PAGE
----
Oana Avasilichioaei is a poet and translator from Romanian and French into English. She has two books of poetry: Abandon (Wolsak and Wynn, 2005) and a translation of selected poems from the Romanian poet Nichita Stanescu, Occupational Sickness (BuschekBooks, 2006). She curates and coordinates the Atwater Poetry Project reading series in Montreal and teaches writing part-time at Dawson College. The poem included in this issue is part of her current manuscript, feria: a poempark. She lives in Montreal.
Marian Penner Bancroft is a Vancouver artist/photographer whose work is widely exhibited across Canada and in Europe. Her photographs and texts are in a number of public collections, including the Vancouver Art Gallery, the Canada Council Art Bank, and the Canadian Museum of Contemporary Photography. The photographs in this issue were made in the spring of 2005 during the artist’s four month residency at the Canada Council’s Paris Studio. She is an Associate Professor at the Emily Carr Institute of Art and Design and she is represented by the Republic Gallery in Vancouver.
Nicole Brossard is a poet, novelist and essayist, and twice a Governor General Award winner for her poetry. Since 1965 she has published more than thirty books, many of them translated into English: Mauve Desert, The Aerial Letter, Picture Theory, Lovhers, Baroque at Dawn, The Blue Books, Installations, Museum of Bone and Water, and more recently, Intimate Journal, Fluid Arguments, Yesterday, at the Hotel Clarendon, and Notebook of Roses and Civilization. She is co-editor of the Anthologie de la poésie des femmes au Québec, first published in 1991 and re-issued in 2003. Brossard is a member of l’Académie des lettres du Québec. In 2003 she won the W.O. Mitchell Prize and, in 2006, the Canadian Council of Arts Molson Prize. Her work has been widely translated into English and Spanish and is also available in German, Italian, Japanese, Slovenian, Romanian, Catalan, and other languages. Nicole Brossard lives and writes in Montreal.
Angela Carr lives in Montreal where she makes a living as a writer, editor, and proofreader. Her first book, Ropewalk, was published by Snare Books in 2006. Her essay about translating The Rose Concordance will be published in dANDelion in November 2007.
Ravsten Cottle has published fiction in the Mid-American Review, Word Riot, and dANDelion. He lives in Lethbridge, Alberta, where he staves off boredom by writing yet more fiction and teaching literature at Lethbridge College.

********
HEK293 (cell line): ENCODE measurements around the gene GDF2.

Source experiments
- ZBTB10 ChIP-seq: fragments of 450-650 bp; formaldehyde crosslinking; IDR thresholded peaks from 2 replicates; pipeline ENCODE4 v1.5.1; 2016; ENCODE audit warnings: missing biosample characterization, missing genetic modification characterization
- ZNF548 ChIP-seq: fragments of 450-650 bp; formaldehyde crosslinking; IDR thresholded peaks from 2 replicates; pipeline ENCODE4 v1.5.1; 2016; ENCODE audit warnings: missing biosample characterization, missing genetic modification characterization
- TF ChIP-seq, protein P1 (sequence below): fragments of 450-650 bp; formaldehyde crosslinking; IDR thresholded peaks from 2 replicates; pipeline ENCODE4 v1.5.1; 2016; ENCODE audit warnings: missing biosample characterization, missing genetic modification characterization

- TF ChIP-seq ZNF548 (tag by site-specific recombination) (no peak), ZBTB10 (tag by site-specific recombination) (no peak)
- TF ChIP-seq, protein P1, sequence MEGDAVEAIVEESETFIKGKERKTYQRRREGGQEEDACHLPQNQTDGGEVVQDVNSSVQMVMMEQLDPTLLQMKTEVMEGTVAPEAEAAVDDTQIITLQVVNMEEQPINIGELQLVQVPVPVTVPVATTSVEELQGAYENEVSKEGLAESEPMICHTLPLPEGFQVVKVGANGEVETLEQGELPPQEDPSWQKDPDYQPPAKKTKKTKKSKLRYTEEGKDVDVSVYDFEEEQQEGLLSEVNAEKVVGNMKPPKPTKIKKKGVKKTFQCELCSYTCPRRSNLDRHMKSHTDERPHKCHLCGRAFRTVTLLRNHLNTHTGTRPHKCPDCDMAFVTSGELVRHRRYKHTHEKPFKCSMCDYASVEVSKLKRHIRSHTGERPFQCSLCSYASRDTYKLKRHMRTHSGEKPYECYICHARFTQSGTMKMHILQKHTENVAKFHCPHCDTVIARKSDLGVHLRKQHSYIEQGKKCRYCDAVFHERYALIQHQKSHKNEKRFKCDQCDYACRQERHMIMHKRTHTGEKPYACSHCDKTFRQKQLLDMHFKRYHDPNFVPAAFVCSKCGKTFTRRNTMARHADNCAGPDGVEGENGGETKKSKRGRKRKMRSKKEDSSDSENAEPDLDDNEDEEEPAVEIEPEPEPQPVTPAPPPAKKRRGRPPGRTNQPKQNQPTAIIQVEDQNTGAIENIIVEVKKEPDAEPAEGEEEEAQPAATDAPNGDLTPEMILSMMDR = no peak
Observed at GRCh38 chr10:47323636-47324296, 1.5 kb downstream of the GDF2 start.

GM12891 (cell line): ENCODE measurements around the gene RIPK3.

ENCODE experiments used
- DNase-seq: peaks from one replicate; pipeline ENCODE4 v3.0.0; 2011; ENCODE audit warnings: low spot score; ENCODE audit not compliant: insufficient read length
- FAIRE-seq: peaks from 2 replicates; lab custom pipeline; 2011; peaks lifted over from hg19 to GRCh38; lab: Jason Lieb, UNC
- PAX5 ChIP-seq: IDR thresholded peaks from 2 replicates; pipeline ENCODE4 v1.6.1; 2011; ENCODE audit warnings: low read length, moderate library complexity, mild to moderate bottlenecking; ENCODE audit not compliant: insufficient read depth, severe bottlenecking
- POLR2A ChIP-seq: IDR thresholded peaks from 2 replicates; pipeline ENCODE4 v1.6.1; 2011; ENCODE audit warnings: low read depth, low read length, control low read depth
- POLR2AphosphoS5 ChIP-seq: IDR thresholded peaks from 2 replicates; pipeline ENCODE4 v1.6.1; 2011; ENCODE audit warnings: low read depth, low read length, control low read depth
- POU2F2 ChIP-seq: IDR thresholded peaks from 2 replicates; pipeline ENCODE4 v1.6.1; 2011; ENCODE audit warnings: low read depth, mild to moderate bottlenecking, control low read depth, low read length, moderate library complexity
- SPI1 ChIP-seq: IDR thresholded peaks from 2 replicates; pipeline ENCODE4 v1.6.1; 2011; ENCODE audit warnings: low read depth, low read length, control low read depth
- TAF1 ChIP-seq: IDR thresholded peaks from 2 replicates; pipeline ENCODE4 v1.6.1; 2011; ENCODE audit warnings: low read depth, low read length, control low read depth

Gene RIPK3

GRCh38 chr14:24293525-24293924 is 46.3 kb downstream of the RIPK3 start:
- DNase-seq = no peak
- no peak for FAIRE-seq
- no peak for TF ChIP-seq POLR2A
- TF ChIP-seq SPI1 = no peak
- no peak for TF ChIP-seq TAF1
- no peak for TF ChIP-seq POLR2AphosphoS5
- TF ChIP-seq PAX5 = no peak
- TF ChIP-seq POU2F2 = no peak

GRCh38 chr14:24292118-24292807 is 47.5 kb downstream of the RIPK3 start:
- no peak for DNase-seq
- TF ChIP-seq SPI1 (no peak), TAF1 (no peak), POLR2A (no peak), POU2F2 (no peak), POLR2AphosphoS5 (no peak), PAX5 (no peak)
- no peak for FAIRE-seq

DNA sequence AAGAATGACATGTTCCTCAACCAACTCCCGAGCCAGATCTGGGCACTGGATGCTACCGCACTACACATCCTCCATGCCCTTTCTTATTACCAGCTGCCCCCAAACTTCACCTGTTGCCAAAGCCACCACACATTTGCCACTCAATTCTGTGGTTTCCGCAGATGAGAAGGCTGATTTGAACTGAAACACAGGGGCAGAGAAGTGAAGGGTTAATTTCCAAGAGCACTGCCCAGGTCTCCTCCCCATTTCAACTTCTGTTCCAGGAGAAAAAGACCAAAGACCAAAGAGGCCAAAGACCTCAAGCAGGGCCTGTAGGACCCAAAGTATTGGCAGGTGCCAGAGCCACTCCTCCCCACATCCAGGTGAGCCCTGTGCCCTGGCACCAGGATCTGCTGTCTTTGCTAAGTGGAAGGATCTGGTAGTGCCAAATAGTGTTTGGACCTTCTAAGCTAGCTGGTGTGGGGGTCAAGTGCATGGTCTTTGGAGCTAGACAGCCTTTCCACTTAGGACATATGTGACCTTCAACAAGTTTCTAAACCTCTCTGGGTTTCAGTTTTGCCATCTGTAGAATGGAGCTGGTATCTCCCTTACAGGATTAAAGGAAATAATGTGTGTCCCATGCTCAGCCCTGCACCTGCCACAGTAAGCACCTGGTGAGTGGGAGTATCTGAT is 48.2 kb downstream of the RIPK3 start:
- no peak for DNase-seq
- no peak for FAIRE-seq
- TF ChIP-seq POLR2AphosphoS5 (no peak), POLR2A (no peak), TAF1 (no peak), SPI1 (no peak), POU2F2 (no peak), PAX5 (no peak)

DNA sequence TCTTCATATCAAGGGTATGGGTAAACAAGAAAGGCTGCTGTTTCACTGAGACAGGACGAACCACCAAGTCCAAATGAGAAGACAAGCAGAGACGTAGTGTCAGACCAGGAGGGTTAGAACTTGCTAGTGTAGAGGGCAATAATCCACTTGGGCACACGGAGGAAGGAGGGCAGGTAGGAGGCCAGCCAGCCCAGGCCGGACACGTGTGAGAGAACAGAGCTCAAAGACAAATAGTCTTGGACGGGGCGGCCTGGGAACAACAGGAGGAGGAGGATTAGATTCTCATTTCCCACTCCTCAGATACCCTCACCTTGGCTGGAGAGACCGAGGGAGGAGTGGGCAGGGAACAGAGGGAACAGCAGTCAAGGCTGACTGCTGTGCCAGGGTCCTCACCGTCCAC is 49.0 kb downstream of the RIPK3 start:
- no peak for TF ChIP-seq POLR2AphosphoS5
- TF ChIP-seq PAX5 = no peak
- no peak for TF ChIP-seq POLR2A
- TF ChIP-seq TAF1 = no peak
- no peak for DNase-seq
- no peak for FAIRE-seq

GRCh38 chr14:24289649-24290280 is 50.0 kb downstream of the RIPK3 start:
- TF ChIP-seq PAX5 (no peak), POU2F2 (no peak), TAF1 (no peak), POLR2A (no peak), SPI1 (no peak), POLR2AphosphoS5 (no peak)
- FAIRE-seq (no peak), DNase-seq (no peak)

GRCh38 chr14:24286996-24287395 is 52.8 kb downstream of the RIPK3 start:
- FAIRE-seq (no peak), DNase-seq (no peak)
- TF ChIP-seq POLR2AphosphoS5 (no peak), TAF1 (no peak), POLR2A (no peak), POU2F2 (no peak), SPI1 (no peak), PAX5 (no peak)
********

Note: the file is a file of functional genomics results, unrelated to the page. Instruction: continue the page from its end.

Peter Culley’s poem is taken from The Age of Briggs & Stratton, the second volume of Hammertown, which will be published by New Star next spring. The third volume and a collection of essays on Vancouver art are also in preparation. Culley lives just south of Nanaimo on Vancouver Island and his weblog can be found at http://mossesfromanoldmanse2.blogspot.com/.
Jon Paul Fiorentino is the author of Asthmatica, Hello Serotonin, and The Theory of the Loser Class, which was a finalist for the 2006 A.M. Klein Award. He is currently working on a novel called Stripmalling and a collection of poems called Mentholism. He teaches writing at Concordia University and is the Editor-in-Chief of Matrix magazine.
Søren Gauger’s work has thus far been collected in a book, Hymns to Millionaires (Twisted Spoon Press), and a chapbook, Quatre Regards sur l’Enfant Jesus (Ravenna Press). He is a Canadian living in Krakow and is active as a literary translator of Jerzy Ficowski, Wojciech Jagielski, and Bruno Jasienski. Also a playwright, his Triptych debuted at Krakow’s Alchemia last Easter. The present story is from an unpublished manuscript.
Bronwyn Haslam lives in Calgary, where she is completing a combined degree in English and Cellular, Molecular & Microbial Biology.
Born in Belize, Joy Russell is a poet, writer, and playwright. Her writing has appeared or is forthcoming in numerous publications, including Callaloo, The Caribbean Writer, Beyond the Pale: Dramatic Writing from First Nations Writers and
Writers of Colour, IC3: The Penguin Book of New Black Writing in Britain, and Bluesprint: Black British Columbian Literature and Orature. She lived in London, England for many years working as an assistant producer and researcher on documentaries and currently lives in North Vancouver.
Rodrigo Toscano is the author of To Leveling Swerve, Platform, The Disparities, and Partisans. Toscano is also the artistic coordinator for the Collapsible Poetics Theater. His experimental poetics plays, polyvocalic pieces, masques, anti-masques, and radio plays have recently been performed at the Disney Redcat Theater in Los Angeles, the Poet’s Theater Jamboree 2007 in San Francisco, and the Yockadot Poetics Theater Festival in Alexandria, Virginia. Toscano is originally from the Borderlands of California. He currently lives in Brooklyn and works in Manhattan at the Labor Institute.
Tom Wayman’s newest collection of poems is High Speed Through Shoaling Water (Harbour, 2007); he also recently published his first short story collection Boundary Country (Eastern Washington UP and Thistledown Press, 2007). In winter 2007 he held the Visiting Fulbright Chair in creative writing at Arizona State University; in October 2007 he will serve as the Ralph Gustafson Poetry Chair at Malaspina University-College. He teaches at the University of Calgary and lives in Winlaw, B.C.